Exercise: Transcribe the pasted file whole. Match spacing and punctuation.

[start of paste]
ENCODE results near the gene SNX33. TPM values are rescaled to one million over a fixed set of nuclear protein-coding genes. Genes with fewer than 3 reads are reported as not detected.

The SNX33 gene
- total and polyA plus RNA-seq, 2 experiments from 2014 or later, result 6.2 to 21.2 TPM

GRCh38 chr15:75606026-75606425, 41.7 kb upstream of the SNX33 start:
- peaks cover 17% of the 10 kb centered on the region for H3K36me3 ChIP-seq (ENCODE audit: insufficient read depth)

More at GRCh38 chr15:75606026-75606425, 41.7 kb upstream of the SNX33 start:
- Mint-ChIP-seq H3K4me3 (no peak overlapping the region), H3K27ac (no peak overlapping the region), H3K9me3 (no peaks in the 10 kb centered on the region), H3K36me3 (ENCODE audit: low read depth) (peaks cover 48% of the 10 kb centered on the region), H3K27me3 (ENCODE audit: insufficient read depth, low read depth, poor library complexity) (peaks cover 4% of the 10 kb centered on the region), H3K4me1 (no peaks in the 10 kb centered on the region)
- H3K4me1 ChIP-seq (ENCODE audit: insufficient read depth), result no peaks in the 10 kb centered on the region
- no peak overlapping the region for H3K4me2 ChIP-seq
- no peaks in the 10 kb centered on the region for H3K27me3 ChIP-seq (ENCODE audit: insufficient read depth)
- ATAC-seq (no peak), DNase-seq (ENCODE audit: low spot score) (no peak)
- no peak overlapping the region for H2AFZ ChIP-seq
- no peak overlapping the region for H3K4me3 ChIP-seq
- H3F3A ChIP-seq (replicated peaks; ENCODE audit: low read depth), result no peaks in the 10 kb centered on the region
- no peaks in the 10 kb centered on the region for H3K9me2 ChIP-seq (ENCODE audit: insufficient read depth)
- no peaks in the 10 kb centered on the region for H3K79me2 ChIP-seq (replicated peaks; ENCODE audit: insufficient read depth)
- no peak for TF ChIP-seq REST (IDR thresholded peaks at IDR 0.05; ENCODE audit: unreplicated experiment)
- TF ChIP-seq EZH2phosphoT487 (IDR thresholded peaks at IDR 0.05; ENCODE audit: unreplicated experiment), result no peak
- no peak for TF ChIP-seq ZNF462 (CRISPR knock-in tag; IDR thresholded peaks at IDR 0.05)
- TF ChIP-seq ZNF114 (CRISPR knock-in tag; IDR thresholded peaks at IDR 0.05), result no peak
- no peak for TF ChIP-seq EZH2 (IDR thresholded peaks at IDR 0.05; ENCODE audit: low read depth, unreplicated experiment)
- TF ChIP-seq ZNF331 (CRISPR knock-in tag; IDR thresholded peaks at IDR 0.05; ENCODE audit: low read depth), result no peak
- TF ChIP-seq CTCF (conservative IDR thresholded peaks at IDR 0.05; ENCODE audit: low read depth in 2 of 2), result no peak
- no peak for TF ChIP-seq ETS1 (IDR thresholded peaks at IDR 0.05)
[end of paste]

ENCODE results near the gene SNX33. TPM values are rescaled to one million over a fixed set of nuclear protein-coding genes. Genes with fewer than 3 reads are reported as not detected.

The SNX33 gene
- total and polyA plus RNA-seq, 2 experiments from 2014 or later, result 6.2 to 21.2 TPM

GRCh38 chr15:75606026-75606425, 41.7 kb upstream of the SNX33 start:
- peaks cover 17% of the 10 kb centered on the region for H3K36me3 ChIP-seq (ENCODE audit: insufficient read depth)

More at GRCh38 chr15:75606026-75606425, 41.7 kb upstream of the SNX33 start:
- Mint-ChIP-seq H3K4me3 (no peak overlapping the region), H3K27ac (no peak overlapping the region), H3K9me3 (no peaks in the 10 kb centered on the region), H3K36me3 (ENCODE audit: low read depth) (peaks cover 48% of the 10 kb centered on the region), H3K27me3 (ENCODE audit: insufficient read depth, low read depth, poor library complexity) (peaks cover 4% of the 10 kb centered on the region), H3K4me1 (no peaks in the 10 kb centered on the region)
- H3K4me1 ChIP-seq (ENCODE audit: insufficient read depth), result no peaks in the 10 kb centered on the region
- no peak overlapping the region for H3K4me2 ChIP-seq
- no peaks in the 10 kb centered on the region for H3K27me3 ChIP-seq (ENCODE audit: insufficient read depth)
- ATAC-seq (no peak), DNase-seq (ENCODE audit: low spot score) (no peak)
- no peak overlapping the region for H2AFZ ChIP-seq
- no peak overlapping the region for H3K4me3 ChIP-seq
- H3F3A ChIP-seq (replicated peaks; ENCODE audit: low read depth), result no peaks in the 10 kb centered on the region
- no peaks in the 10 kb centered on the region for H3K9me2 ChIP-seq (ENCODE audit: insufficient read depth)
- no peaks in the 10 kb centered on the region for H3K79me2 ChIP-seq (replicated peaks; ENCODE audit: insufficient read depth)
- no peak for TF ChIP-seq REST (IDR thresholded peaks at IDR 0.05; ENCODE audit: unreplicated experiment)
- TF ChIP-seq EZH2phosphoT487 (IDR thresholded peaks at IDR 0.05; ENCODE audit: unreplicated experiment), result no peak
- no peak for TF ChIP-seq ZNF462 (CRISPR knock-in tag; IDR thresholded peaks at IDR 0.05)
- TF ChIP-seq ZNF114 (CRISPR knock-in tag; IDR thresholded peaks at IDR 0.05), result no peak
- no peak for TF ChIP-seq EZH2 (IDR thresholded peaks at IDR 0.05; ENCODE audit: low read depth, unreplicated experiment)
- TF ChIP-seq ZNF331 (CRISPR knock-in tag; IDR thresholded peaks at IDR 0.05; ENCODE audit: low read depth), result no peak
- TF ChIP-seq CTCF (conservative IDR thresholded peaks at IDR 0.05; ENCODE audit: low read depth in 2 of 2), result no peak
- no peak for TF ChIP-seq ETS1 (IDR thresholded peaks at IDR 0.05)